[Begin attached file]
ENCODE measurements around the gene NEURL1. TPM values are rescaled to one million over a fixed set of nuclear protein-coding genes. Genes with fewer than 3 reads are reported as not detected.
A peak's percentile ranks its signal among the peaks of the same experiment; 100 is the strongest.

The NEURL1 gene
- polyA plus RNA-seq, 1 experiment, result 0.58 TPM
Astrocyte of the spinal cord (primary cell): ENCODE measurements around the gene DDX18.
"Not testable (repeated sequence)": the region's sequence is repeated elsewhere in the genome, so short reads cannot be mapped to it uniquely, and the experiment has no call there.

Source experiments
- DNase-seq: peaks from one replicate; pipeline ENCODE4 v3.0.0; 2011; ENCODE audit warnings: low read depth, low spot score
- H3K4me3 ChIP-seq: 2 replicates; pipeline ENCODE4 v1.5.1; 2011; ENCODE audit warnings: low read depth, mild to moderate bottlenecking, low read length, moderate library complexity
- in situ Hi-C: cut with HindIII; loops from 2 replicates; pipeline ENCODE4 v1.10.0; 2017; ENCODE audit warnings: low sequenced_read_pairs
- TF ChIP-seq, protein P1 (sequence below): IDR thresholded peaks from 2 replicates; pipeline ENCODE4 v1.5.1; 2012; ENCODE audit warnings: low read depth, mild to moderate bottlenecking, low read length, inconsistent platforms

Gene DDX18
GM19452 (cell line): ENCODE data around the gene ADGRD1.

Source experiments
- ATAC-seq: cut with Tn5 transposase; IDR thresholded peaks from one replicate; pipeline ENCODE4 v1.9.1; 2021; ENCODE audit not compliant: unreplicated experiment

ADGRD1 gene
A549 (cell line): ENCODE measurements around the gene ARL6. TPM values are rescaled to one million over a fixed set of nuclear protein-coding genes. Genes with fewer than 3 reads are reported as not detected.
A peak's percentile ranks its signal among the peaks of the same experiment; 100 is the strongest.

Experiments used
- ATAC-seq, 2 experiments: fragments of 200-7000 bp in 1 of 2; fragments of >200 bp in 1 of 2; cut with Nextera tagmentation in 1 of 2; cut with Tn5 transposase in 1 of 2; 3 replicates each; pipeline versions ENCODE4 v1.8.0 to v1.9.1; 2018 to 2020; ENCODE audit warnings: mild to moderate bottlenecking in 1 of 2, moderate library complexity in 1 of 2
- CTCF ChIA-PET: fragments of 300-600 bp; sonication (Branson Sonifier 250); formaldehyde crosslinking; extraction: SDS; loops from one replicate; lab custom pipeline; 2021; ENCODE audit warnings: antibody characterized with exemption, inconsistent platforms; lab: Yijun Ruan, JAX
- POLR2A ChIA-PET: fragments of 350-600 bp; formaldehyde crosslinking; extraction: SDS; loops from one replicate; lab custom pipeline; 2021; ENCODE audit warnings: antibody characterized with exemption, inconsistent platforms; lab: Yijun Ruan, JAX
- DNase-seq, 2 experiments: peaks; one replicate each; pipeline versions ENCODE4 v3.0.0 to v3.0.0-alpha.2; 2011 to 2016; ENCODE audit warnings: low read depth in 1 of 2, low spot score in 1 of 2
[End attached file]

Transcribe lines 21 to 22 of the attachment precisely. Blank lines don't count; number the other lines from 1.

- CTCF ChIA-PET: fragments of 300-600 bp; sonication (Branson Sonifier 250); formaldehyde crosslinking; extraction: SDS; loops from one replicate; lab custom pipeline; 2021; ENCODE audit warnings: antibody characterized with exemption, inconsistent platforms; lab: Yijun Ruan, JAX
- POLR2A ChIA-PET: fragments of 350-600 bp; formaldehyde crosslinking; extraction: SDS; loops from one replicate; lab custom pipeline; 2021; ENCODE audit warnings: antibody characterized with exemption, inconsistent platforms; lab: Yijun Ruan, JAX